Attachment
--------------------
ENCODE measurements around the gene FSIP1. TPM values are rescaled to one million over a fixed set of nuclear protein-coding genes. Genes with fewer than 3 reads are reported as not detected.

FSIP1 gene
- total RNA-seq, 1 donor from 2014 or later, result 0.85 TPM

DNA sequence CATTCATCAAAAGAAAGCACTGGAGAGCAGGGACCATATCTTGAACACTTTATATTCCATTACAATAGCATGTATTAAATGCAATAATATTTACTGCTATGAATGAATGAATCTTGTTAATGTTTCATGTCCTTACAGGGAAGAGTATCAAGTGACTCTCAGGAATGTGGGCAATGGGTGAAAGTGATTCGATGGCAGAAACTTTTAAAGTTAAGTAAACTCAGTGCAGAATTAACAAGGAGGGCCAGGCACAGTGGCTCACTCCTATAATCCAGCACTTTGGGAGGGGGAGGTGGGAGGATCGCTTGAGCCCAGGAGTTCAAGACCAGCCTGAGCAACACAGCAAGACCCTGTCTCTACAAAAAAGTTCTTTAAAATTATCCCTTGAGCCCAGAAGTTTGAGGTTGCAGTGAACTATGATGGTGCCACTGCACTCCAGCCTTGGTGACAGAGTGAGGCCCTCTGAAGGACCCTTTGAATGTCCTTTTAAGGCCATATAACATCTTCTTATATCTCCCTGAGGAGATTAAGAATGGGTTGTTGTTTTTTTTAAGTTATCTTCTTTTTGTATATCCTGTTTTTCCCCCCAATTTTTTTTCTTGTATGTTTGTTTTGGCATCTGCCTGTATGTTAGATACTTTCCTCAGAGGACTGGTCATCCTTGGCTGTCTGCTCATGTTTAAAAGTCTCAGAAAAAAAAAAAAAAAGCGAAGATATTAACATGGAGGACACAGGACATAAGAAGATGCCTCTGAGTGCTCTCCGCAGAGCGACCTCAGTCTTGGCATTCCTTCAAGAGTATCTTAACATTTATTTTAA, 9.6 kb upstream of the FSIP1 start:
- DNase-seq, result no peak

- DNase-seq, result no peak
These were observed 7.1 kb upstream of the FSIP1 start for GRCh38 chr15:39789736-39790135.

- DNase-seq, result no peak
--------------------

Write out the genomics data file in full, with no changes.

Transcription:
ENCODE measurements around the gene FSIP1. TPM values are rescaled to one million over a fixed set of nuclear protein-coding genes. Genes with fewer than 3 reads are reported as not detected.

FSIP1 gene
- total RNA-seq, 1 donor from 2014 or later, result 0.85 TPM

DNA sequence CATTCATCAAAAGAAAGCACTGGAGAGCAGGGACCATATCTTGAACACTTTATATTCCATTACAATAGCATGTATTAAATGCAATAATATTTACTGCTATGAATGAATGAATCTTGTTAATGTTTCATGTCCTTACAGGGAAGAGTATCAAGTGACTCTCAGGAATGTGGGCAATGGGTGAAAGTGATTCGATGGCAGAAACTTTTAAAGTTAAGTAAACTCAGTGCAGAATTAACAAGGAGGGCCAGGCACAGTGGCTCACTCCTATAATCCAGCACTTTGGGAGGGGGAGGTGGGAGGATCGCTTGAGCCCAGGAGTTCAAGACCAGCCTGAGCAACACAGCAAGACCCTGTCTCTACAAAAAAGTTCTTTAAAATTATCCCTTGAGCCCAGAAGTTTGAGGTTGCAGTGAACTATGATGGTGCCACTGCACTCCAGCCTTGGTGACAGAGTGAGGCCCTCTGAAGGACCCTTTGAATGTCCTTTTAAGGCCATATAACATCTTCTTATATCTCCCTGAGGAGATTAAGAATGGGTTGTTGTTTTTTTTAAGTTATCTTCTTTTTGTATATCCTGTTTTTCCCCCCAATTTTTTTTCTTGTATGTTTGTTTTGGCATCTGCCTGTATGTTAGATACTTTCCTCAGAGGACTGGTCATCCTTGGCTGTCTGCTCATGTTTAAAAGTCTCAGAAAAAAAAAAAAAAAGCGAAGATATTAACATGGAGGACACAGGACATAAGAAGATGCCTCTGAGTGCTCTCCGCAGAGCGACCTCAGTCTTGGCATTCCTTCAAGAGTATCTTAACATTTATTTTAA, 9.6 kb upstream of the FSIP1 start:
- DNase-seq, result no peak

- DNase-seq, result no peak
These were observed 7.1 kb upstream of the FSIP1 start for GRCh38 chr15:39789736-39790135.

- DNase-seq, result no peak